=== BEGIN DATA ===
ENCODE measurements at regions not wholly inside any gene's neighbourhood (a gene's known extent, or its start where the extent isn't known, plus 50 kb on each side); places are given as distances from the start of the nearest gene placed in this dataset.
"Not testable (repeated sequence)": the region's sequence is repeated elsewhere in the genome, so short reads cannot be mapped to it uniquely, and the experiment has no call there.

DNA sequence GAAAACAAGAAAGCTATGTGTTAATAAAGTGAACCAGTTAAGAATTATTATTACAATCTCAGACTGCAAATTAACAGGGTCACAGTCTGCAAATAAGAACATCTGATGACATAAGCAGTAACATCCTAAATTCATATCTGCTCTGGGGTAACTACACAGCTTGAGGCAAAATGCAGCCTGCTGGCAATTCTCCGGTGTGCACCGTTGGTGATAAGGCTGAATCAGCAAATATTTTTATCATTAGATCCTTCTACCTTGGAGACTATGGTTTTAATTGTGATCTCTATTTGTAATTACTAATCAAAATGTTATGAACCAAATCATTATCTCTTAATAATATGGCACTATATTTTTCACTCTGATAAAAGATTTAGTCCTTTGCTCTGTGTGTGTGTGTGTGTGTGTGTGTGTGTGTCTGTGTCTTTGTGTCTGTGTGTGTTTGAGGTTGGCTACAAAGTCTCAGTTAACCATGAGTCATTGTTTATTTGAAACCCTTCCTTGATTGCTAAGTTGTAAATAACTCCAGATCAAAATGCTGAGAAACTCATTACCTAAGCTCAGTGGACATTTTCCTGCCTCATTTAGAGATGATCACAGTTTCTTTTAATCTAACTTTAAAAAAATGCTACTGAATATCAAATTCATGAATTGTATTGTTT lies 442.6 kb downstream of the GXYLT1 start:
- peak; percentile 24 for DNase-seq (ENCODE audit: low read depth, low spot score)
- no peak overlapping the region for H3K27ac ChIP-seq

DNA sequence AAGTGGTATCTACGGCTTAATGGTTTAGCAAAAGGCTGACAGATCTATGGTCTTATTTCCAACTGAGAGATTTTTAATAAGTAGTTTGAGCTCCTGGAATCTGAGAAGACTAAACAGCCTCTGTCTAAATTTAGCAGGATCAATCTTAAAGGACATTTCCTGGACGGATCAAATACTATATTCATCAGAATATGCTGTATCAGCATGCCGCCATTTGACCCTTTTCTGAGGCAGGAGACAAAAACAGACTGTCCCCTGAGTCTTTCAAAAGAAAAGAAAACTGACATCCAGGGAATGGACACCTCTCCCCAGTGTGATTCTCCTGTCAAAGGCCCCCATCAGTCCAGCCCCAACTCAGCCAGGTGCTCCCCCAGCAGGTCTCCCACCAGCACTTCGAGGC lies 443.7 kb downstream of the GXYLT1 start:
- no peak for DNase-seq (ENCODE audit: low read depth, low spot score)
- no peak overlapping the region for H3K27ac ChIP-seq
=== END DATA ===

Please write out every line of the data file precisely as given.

ENCODE measurements at regions not wholly inside any gene's neighbourhood (a gene's known extent, or its start where the extent isn't known, plus 50 kb on each side); places are given as distances from the start of the nearest gene placed in this dataset.
"Not testable (repeated sequence)": the region's sequence is repeated elsewhere in the genome, so short reads cannot be mapped to it uniquely, and the experiment has no call there.

DNA sequence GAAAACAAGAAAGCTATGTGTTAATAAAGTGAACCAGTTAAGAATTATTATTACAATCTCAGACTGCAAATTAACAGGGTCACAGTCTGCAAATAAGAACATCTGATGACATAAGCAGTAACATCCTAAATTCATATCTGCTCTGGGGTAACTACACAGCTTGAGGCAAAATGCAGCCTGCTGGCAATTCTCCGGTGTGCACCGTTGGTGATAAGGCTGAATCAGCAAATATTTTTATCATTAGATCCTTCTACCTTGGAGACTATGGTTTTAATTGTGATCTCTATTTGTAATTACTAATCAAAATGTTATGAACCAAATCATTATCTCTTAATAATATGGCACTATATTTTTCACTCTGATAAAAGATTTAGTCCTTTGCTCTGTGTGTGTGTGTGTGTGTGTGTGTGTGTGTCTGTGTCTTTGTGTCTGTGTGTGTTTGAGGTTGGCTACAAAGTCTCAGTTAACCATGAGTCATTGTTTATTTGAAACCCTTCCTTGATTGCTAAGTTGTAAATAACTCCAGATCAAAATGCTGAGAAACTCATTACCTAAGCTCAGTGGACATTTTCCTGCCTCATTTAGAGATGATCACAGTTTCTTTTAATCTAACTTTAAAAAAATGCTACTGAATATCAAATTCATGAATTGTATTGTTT lies 442.6 kb downstream of the GXYLT1 start:
- peak; percentile 24 for DNase-seq (ENCODE audit: low read depth, low spot score)
- no peak overlapping the region for H3K27ac ChIP-seq

DNA sequence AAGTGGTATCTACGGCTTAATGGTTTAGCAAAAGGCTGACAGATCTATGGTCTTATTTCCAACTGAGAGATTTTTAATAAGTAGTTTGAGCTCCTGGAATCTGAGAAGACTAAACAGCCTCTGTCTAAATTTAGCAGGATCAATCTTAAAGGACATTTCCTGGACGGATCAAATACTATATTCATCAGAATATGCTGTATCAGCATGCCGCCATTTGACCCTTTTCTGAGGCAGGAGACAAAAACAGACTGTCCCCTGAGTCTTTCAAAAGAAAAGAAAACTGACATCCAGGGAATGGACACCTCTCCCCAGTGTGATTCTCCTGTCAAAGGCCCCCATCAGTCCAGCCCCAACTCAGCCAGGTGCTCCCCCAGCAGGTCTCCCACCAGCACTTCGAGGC lies 443.7 kb downstream of the GXYLT1 start:
- no peak for DNase-seq (ENCODE audit: low read depth, low spot score)
- no peak overlapping the region for H3K27ac ChIP-seq